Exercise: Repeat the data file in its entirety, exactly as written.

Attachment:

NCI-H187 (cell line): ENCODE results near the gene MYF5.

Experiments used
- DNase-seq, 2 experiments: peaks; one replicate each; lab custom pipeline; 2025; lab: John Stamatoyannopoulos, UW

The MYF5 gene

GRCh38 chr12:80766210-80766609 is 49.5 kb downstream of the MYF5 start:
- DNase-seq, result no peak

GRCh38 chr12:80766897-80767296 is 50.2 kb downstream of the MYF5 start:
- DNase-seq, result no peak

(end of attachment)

NCI-H187 (cell line): ENCODE results near the gene MYF5.

Experiments used
- DNase-seq, 2 experiments: peaks; one replicate each; lab custom pipeline; 2025; lab: John Stamatoyannopoulos, UW

The MYF5 gene

GRCh38 chr12:80766210-80766609 is 49.5 kb downstream of the MYF5 start:
- DNase-seq, result no peak

GRCh38 chr12:80766897-80767296 is 50.2 kb downstream of the MYF5 start:
- DNase-seq, result no peak